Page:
Porto Flavia – A port suspended half way up a rock face

By noname – http://wikimapia.org/2056393/it/Porto-Flavia#/photo/716205, CC BY 3.0, Link

Porto Flavia is a sea harbor located near Nebida in the Iglesias comune of Italy. Built in 1923–24, it served as the mineral production hub of Masua in the west coast of the Sardinian Iglesiente area. It is named after Flavia Vecelli, the daughter of Cesare Vecelli, who engineered and designed the harbor. The harbor’s characteristics make it unique in the world, and at the time of its construction it was an outstanding engineering feat.

The mines’ owner asked the Italian engineer Cesare Vecelli to devise a solution to improve steamship loading time and cost. Vecelli surveyed the coasts of Masua, ultimately finding the perfect spot in the high cliffs in front of the Pan di Zucchero stack. Here, the sea was deep enough and well-protected from wind and waves to allow a safe mooring, while the ore could be loaded from the cliffs by gravity.

After one year of study, Vecelli devised a detailed plan to build two superimposed tunnels, each 600 metres (2,000 ft) long, that were linked by nine huge vertical reservoirs for the processed ore. In the upper tunnel an electric train was used to bring the load the reservoirs: the ore was unloaded by gravity into hatches on top of the reservoirs. In the lower tunnel a conveyor belt received the ore from the reservoirs and brought it to an extensible 16-metre (52 ft) long conveyor belt capable of fully loading a steamship moored at the base of the cliff in about two days.  The ends of the tunnels facing the sea were adorned with concrete towers and decorative nameplates. They were not necessary to the operation, but were asked to be constructed by the owner of the company as a mark of prestige. Vecelli’s daughter, Flavia, was born earlier in 1924 and the engineer obtained from the company to name the harbor after her.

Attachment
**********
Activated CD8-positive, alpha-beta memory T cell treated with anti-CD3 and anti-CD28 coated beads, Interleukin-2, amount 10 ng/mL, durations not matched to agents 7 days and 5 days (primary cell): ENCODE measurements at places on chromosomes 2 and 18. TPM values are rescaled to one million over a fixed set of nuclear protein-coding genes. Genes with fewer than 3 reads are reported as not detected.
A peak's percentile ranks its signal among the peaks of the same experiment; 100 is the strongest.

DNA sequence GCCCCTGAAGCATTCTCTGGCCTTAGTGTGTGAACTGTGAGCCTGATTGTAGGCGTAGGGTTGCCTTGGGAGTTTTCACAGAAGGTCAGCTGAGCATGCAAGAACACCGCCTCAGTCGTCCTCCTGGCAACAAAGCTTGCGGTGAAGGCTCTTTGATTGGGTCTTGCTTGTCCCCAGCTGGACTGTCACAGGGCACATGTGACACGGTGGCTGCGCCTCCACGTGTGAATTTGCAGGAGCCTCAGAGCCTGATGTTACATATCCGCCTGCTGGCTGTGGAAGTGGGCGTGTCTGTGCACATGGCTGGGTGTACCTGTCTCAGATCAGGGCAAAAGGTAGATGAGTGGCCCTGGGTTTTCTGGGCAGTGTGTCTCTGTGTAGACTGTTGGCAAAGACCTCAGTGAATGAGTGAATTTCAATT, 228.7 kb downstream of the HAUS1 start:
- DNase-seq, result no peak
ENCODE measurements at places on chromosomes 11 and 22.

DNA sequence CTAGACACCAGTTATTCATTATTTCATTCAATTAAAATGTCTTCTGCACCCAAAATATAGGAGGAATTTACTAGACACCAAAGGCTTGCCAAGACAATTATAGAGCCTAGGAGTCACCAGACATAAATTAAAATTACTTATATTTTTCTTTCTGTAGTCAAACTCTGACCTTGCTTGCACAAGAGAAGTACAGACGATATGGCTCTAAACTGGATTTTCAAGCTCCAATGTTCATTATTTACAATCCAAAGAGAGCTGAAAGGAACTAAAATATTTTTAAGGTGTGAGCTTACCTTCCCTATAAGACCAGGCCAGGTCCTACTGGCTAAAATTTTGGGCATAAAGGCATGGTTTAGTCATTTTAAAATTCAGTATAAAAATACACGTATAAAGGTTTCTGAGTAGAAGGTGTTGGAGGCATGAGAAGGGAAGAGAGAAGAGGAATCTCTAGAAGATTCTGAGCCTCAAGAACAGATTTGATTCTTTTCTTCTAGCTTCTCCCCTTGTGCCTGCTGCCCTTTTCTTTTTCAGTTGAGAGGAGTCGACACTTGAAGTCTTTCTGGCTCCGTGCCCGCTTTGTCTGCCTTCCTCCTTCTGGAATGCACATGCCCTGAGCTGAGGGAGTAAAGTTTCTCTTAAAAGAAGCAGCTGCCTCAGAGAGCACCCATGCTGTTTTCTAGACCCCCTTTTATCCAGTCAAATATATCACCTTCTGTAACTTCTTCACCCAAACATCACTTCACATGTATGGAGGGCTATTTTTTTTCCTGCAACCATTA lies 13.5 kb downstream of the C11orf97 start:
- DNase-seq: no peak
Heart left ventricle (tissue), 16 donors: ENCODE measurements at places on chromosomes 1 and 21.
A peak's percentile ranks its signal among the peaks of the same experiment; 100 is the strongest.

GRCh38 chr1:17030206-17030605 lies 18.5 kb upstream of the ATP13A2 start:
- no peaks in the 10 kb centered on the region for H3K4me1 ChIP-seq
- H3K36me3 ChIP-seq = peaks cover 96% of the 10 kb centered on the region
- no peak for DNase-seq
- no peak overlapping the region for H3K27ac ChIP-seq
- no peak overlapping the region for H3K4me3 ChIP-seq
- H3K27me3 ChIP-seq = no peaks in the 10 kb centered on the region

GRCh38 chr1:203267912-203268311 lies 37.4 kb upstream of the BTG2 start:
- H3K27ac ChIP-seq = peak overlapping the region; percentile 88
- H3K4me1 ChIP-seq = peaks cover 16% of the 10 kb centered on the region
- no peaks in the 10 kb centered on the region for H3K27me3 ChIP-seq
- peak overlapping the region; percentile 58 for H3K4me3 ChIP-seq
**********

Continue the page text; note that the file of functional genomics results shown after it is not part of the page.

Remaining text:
Porto Flavia’s importance decreased in the 1960s after the decline of mining activity in Sulcis-Iglesiente, and it was closed in the 1990s when mineral production in Masua ceased. Today, it is owned by IGEA SpA, a public company charged with the restoration and preservation of the old mining plants.
info source: wikipedia

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